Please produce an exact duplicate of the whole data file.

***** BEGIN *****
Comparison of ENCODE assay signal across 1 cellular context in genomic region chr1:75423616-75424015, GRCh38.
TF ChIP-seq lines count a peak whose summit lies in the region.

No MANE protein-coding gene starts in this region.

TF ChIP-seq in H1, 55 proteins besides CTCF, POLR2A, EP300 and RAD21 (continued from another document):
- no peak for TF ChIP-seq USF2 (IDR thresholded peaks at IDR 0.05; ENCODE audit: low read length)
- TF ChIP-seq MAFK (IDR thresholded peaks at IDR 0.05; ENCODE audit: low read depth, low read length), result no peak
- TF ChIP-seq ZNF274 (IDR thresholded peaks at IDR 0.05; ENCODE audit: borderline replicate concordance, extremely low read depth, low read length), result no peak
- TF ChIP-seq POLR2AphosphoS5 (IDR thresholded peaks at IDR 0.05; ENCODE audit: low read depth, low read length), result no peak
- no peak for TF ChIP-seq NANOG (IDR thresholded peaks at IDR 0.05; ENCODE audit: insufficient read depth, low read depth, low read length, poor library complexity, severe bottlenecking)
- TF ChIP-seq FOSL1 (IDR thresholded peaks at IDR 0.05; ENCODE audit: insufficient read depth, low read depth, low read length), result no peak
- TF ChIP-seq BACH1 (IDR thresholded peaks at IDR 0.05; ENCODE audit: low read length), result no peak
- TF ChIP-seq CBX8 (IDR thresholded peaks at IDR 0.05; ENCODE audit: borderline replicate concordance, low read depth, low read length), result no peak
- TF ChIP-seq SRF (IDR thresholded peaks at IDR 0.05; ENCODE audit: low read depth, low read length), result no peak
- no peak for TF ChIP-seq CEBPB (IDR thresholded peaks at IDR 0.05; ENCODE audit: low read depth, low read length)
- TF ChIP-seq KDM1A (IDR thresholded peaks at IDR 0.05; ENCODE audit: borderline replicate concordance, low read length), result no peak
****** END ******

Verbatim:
Comparison of ENCODE assay signal across 1 cellular context in genomic region chr1:75423616-75424015, GRCh38.
TF ChIP-seq lines count a peak whose summit lies in the region.

No MANE protein-coding gene starts in this region.

TF ChIP-seq in H1, 55 proteins besides CTCF, POLR2A, EP300 and RAD21 (continued from another document):
- no peak for TF ChIP-seq USF2 (IDR thresholded peaks at IDR 0.05; ENCODE audit: low read length)
- TF ChIP-seq MAFK (IDR thresholded peaks at IDR 0.05; ENCODE audit: low read depth, low read length), result no peak
- TF ChIP-seq ZNF274 (IDR thresholded peaks at IDR 0.05; ENCODE audit: borderline replicate concordance, extremely low read depth, low read length), result no peak
- TF ChIP-seq POLR2AphosphoS5 (IDR thresholded peaks at IDR 0.05; ENCODE audit: low read depth, low read length), result no peak
- no peak for TF ChIP-seq NANOG (IDR thresholded peaks at IDR 0.05; ENCODE audit: insufficient read depth, low read depth, low read length, poor library complexity, severe bottlenecking)
- TF ChIP-seq FOSL1 (IDR thresholded peaks at IDR 0.05; ENCODE audit: insufficient read depth, low read depth, low read length), result no peak
- TF ChIP-seq BACH1 (IDR thresholded peaks at IDR 0.05; ENCODE audit: low read length), result no peak
- TF ChIP-seq CBX8 (IDR thresholded peaks at IDR 0.05; ENCODE audit: borderline replicate concordance, low read depth, low read length), result no peak
- TF ChIP-seq SRF (IDR thresholded peaks at IDR 0.05; ENCODE audit: low read depth, low read length), result no peak
- no peak for TF ChIP-seq CEBPB (IDR thresholded peaks at IDR 0.05; ENCODE audit: low read depth, low read length)
- TF ChIP-seq KDM1A (IDR thresholded peaks at IDR 0.05; ENCODE audit: borderline replicate concordance, low read length), result no peak